“Elden Ring”: A masterpiece of subtlety to be remembered


Courtesy FROM Software, Bandai Namco

“Elden Ring” features a wide variety of gorgeous and memorably fantasy environments that continue to one-up each other as you progress in the game.

Garrett Ashton, Reporter

The latest and most ambitious project from renowned Japanese development studio FROM Software has set a new bar for open world games and perhaps even video games as a whole, showcasing a mastery of subtle perfection in gameplay, aesthetics and world design that the industry has never before seen. 

Not even halfway through playing I was able to easily make the conclusion that FROM has created the best open world video game experience of all time, all the more impressive considering “Elden Ring” is their first dip into this genre. It is an experience with little to no interruption, linearity, guidance or rigidity of any sort.

Throughout my 130-hour journey to complete “Elden Ring” to my satisfaction, I was fully engrossed in nearly everything the game had to offer. The design philosophy that has emanated from each of FROM’s releases over the past decade translates flawlessly into the open world genre. The well-established formula from the “Dark Souls” franchise—one that awarded the original game the “Ultimate Game of All Time” award at the Golden Joystick Awards last November—is doubled, if not tripled in scope and succeeds on all fronts.

This philosophy is one of complete freedom for the player. As all games with FROM’s signature “Soulsborne” style, “Elden Ring” does not hold your hand, but throws you into a beautiful and impressive world to simply play, discover and experience an adventure. The absence of an obnoxious checklist-style quest log gives you the satisfaction of solving a big puzzle rather than the game coddling the player to the next goal.

The player experience can vary wildly, in the best way. The myriad unique ways to build your character and the weapons or spells you use, the ways you can approach a boss fight, the items and buffs you use, the quests and endings you choose to follow, all make each playthrough feel unique, like each player’s experience alone. The game also offers an easy way to completely change the stat build of your character multiple times in a single playthrough at essentially no cost.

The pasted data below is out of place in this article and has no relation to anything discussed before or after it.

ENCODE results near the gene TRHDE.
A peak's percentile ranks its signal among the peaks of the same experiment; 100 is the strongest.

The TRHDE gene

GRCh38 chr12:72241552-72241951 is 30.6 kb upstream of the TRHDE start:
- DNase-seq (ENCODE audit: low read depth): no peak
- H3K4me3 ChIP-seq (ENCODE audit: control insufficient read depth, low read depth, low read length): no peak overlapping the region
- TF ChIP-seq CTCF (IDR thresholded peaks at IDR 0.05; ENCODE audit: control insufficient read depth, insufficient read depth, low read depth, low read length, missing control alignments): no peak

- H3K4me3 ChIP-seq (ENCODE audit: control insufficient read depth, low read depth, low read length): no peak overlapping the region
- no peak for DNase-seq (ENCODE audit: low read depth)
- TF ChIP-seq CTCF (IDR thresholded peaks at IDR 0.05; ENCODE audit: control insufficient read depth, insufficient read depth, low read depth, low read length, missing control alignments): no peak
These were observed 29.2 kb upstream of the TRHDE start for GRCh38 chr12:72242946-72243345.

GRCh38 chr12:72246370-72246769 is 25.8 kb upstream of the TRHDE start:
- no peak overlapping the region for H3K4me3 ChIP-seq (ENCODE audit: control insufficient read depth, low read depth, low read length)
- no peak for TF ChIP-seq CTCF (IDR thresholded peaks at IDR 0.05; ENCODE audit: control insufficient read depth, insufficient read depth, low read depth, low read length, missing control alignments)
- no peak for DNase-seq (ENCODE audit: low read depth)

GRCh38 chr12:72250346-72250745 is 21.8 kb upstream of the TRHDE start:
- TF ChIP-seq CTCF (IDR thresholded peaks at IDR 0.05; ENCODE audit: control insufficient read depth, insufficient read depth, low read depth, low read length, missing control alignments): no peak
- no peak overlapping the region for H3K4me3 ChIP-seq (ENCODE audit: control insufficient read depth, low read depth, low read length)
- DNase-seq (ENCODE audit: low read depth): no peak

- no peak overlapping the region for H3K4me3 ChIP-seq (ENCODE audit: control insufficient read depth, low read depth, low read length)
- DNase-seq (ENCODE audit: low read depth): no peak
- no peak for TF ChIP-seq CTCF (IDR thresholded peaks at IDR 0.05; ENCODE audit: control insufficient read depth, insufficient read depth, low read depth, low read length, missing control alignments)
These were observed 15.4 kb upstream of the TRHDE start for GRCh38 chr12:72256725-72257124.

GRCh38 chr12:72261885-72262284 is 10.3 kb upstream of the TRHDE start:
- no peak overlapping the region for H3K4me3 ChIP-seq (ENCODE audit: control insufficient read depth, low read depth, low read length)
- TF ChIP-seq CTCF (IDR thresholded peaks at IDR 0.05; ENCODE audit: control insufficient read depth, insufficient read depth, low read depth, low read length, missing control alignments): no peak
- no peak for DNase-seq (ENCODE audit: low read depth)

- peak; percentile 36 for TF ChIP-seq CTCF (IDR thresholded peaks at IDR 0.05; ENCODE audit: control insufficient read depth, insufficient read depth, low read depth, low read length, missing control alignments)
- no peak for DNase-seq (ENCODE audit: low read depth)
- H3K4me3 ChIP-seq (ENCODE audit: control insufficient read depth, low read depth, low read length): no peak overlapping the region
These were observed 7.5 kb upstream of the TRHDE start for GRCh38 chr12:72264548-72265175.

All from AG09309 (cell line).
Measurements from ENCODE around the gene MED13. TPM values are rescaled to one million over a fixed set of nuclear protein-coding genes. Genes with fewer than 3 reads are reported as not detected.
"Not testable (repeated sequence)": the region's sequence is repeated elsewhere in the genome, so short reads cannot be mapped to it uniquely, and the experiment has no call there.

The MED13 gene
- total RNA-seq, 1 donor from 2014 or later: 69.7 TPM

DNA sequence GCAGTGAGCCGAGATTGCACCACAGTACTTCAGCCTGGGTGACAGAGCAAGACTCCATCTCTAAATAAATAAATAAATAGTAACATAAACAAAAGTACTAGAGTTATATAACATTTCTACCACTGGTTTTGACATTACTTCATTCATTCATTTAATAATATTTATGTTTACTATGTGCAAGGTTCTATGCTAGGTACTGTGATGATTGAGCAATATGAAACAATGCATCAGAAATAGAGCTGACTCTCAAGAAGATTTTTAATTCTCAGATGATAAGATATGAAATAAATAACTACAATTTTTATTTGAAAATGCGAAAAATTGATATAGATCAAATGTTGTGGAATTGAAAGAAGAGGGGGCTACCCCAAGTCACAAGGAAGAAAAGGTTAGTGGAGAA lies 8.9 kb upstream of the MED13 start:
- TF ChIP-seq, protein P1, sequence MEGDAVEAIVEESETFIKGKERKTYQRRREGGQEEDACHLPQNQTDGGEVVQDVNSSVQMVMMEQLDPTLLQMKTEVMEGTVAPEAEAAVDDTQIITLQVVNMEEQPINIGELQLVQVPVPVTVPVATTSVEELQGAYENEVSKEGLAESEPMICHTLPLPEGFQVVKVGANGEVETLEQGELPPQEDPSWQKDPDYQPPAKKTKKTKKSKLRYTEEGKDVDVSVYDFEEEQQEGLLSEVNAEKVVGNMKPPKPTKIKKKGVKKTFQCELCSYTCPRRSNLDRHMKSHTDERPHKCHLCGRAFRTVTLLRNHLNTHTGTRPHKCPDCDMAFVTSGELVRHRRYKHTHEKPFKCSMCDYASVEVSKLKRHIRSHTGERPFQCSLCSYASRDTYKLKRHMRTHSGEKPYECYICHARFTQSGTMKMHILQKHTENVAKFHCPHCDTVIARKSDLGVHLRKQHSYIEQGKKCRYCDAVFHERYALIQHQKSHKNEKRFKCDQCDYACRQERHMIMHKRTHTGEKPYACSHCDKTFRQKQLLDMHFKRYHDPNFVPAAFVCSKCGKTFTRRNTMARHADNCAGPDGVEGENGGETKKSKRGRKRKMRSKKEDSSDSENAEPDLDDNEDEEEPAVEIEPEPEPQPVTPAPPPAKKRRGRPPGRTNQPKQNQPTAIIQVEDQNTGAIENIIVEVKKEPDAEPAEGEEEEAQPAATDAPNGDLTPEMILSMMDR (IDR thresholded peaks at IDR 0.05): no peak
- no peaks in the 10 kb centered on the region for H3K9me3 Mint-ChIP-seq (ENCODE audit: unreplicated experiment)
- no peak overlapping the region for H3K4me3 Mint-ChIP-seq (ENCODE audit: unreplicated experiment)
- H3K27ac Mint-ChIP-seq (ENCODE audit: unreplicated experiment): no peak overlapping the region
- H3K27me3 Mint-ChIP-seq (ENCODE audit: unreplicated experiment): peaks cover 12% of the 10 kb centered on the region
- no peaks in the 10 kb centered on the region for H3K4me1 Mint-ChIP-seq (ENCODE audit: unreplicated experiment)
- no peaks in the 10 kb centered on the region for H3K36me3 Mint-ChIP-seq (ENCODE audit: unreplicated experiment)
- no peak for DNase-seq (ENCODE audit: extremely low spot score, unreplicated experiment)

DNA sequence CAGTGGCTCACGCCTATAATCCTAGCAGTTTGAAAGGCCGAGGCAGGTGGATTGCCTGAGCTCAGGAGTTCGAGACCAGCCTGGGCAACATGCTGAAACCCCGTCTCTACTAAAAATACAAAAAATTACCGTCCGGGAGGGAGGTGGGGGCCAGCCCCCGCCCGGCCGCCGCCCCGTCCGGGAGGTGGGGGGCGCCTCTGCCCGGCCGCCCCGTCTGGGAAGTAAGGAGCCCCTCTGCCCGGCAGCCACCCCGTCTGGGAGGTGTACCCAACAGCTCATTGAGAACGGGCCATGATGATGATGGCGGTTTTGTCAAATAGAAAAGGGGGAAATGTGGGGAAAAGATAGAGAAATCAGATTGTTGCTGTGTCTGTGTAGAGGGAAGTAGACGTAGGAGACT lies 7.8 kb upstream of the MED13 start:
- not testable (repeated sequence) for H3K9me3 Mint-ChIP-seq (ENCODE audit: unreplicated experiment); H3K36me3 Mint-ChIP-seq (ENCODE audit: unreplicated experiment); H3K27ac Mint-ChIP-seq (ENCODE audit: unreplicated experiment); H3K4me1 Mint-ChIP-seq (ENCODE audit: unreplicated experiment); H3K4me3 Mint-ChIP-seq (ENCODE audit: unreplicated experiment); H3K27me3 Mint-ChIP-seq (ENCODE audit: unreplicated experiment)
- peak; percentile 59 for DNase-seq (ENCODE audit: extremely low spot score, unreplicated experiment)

Exploring the world awards you with dozens of incredible weapon designs, magic spells and incantations, each of which compliments a specific playstyle and character build. Weapons have a skill attached to them, known as “Ashes of War,” and basic weapons allow you to choose from a set of skills to use via the weaponsmith. Many of these visually stunning skills are exceedingly strong, and I relied on and loved experimenting with them. 

All of this is true without the game ever telling you what you “should” be doing, not only giving you freedom but respecting your intelligence to figure out what works best. 

But the primary factor that makes the open world so good is the sheer variety of encounters, along with the meaningful rewards you receive from exploration. The interconnected world is almost overwhelming in size, but you can attempt almost any area in any order you like, never forcing you down one path or to defeat one boss. 

My typical playstyle in a game such as this is to cover every square-foot in one area, leaving no stone unturned before moving on to the next. Typically this leaves me feeling somewhat silly, as most games rarely have anything to offer more than unique visuals. “Elden Ring,” however, rewarded my meticulous exploration—and thus respected my time—more than any other game I have played. 

So many times I returned to a spot on the map that seemed strangely empty or went left instead of right “just to check,” and ended up finding an entirely new dungeon, valuable weapon, non-playable character (NPC) with an entire questline, unique boss, or some beautiful Eldritch horror that etched itself in my mind.

This open world experience would not have been as enjoyable if it weren’t for the game’s gritty, beautiful and mesmerizing dark fantasy aesthetic, which it nails in every single environment. The opening areas, “Limgrave” and “Liurnia,” are drop-dead gorgeous, and I absolutely loved taking my time through them. Every location was a sight to behold, often full of pieces of horror and suffering that perfectly contrast the melancholic beauty present in the bigger picture.

Many of the NPCs emulate this contrast of both dread and beauty. “Elden Ring” features some of the most involved and memorable NPCs in the developer’s history. The questlines these NPCs offer seamlessly interweave with others, beautifully building the game’s fascinating world, “The Lands Between.” There are a number of emotional moments if you put in the time to follow a character on their own journey, and there are also meaningful rewards, including the game’s several alternate endings, if you choose to see them through. 

“Elden Ring” is ground-breaking, breathtaking and unforgettable. It will rightfully be remembered as a defining entry in the open world genre and as one of the single greatest video games ever made. Few and far between are games that truly pull me in and hold such a tight grip for as long as “Elden Ring.” 

There isn’t much room for improvement, especially if “Elden Ring” is compared to other open world games, and the much-discussed balancing issues do not come close to overshadowing the unwavering pinnacle quality the game outputs from beginning to end. “Elden Ring” is a masterpiece that I and the industry as a whole will surely never forget.